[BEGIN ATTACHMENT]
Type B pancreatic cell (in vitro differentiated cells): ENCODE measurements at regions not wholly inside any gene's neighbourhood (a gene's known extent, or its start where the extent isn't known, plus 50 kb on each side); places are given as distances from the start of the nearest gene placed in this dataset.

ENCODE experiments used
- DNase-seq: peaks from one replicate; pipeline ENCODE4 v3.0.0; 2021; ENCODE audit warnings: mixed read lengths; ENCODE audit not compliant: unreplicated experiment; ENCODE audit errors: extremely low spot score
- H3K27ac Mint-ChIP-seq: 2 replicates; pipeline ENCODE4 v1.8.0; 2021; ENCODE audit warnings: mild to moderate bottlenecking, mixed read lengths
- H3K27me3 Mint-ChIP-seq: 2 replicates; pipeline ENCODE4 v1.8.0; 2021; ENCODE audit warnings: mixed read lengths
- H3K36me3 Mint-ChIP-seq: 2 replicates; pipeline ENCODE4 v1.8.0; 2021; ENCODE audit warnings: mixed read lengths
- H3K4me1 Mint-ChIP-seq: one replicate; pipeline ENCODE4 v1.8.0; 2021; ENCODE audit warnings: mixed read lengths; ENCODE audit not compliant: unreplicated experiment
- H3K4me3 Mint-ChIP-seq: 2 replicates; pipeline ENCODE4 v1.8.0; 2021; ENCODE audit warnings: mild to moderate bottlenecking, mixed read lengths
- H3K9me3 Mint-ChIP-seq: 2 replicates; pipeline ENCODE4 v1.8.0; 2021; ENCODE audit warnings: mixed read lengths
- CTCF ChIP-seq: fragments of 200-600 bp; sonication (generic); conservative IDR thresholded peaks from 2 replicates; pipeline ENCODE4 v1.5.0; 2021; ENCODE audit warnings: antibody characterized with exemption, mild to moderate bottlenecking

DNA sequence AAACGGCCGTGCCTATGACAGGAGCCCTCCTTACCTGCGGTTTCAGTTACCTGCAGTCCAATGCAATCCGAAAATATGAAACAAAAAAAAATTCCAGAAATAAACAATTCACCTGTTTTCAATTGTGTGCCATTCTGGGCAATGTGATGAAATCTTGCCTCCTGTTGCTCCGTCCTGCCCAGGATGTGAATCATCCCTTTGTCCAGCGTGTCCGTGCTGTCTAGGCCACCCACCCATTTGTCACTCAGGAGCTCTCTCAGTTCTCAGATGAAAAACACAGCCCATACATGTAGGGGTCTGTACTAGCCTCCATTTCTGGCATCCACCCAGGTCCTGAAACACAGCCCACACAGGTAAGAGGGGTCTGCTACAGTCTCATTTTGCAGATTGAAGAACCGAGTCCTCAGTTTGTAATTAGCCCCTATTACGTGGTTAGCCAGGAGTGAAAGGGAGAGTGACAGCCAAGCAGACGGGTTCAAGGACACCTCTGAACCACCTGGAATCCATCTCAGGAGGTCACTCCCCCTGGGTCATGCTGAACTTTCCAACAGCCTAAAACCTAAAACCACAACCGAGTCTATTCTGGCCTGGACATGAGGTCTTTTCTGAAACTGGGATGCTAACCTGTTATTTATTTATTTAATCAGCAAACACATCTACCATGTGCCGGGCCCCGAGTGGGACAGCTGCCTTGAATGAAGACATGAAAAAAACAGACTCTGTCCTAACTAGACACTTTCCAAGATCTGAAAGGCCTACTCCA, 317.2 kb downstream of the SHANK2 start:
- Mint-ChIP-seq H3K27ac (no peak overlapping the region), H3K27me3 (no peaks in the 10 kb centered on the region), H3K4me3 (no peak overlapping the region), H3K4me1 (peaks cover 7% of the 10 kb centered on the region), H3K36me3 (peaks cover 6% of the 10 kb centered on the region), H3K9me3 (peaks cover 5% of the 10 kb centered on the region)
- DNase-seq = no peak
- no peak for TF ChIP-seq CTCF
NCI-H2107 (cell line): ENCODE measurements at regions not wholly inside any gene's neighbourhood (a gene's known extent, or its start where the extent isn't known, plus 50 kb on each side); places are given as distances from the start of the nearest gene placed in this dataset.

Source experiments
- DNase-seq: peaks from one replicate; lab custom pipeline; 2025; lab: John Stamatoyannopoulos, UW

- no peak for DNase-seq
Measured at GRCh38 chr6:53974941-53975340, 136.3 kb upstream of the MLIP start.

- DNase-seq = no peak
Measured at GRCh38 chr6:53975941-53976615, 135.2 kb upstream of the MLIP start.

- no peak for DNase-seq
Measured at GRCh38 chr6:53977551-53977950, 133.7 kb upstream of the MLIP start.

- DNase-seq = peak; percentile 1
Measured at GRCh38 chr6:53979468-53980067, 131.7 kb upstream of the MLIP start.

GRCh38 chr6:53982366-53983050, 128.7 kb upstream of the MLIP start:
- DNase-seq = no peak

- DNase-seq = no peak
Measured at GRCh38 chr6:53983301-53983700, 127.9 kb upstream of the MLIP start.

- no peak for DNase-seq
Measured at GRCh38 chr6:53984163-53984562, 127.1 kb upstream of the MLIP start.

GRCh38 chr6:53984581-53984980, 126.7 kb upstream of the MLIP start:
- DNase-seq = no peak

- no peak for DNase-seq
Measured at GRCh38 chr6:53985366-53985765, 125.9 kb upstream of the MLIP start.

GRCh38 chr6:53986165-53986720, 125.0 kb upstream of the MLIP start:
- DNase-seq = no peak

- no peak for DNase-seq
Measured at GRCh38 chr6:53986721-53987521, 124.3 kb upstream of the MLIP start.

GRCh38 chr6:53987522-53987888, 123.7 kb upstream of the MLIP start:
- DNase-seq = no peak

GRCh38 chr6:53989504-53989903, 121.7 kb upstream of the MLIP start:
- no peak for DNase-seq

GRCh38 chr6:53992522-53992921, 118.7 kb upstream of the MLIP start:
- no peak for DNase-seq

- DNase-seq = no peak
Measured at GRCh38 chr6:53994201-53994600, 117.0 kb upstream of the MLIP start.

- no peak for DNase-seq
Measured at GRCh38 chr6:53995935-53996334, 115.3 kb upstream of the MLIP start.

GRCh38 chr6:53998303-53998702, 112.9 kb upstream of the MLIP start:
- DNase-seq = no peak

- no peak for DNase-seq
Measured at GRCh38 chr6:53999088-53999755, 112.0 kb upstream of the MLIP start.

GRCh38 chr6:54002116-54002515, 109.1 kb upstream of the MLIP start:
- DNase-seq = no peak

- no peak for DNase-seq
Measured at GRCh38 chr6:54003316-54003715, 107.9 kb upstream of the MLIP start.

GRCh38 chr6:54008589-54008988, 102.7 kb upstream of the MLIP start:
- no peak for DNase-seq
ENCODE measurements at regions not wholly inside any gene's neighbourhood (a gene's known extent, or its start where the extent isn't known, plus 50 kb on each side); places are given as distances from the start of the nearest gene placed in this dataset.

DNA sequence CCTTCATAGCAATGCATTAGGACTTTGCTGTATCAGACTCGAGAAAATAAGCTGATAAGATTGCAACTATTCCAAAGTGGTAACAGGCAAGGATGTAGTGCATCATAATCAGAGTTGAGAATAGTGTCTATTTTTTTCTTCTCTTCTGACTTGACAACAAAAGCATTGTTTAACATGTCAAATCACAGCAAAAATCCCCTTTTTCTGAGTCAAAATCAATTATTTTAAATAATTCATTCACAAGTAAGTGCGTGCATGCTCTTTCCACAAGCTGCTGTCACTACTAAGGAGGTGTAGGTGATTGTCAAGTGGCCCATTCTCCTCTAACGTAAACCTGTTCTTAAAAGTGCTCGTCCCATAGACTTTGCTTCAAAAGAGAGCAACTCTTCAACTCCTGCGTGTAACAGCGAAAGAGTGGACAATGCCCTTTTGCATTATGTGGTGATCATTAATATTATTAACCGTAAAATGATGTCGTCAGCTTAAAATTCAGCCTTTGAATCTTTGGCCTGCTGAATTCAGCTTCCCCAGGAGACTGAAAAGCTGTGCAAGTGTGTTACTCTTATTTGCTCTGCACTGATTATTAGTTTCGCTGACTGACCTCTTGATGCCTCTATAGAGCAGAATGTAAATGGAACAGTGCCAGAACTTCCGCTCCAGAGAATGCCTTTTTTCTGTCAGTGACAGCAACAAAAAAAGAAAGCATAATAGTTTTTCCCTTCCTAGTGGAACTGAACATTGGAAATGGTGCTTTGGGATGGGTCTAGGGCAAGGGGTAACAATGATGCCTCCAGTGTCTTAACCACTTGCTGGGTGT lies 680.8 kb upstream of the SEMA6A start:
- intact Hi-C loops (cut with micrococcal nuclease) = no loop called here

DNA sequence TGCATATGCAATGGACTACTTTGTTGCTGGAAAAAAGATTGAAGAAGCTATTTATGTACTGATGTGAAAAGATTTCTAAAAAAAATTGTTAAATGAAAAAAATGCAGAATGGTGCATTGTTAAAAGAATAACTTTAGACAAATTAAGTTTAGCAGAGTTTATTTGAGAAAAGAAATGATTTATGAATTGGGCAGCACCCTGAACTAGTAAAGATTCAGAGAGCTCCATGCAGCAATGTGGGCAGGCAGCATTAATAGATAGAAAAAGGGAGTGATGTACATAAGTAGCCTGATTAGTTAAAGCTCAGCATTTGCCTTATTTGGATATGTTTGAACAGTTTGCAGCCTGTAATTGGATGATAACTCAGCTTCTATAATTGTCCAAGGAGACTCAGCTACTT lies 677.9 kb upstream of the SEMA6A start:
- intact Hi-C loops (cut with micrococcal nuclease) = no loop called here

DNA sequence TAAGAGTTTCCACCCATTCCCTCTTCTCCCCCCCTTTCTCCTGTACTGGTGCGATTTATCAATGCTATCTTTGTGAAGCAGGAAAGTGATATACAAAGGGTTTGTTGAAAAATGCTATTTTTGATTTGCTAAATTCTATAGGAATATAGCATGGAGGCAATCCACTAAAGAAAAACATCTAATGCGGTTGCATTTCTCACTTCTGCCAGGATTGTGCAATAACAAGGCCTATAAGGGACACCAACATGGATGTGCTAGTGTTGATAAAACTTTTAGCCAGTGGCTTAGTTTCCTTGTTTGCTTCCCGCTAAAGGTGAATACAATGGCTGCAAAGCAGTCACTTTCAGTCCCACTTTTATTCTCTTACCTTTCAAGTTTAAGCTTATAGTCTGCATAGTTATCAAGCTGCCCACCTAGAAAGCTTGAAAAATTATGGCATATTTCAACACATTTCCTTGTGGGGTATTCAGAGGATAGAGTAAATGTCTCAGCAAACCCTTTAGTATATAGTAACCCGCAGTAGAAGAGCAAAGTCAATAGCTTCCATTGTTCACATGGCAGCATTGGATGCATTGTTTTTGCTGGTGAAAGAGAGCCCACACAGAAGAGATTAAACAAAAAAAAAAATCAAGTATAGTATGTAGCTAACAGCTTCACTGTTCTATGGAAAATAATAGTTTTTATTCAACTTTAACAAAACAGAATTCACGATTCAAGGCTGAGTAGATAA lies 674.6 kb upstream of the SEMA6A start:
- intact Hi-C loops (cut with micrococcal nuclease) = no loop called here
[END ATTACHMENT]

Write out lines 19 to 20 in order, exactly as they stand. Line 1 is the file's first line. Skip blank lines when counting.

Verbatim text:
Measured at GRCh38 chr6:53974941-53975340, 136.3 kb upstream of the MLIP start.

- DNase-seq = no peak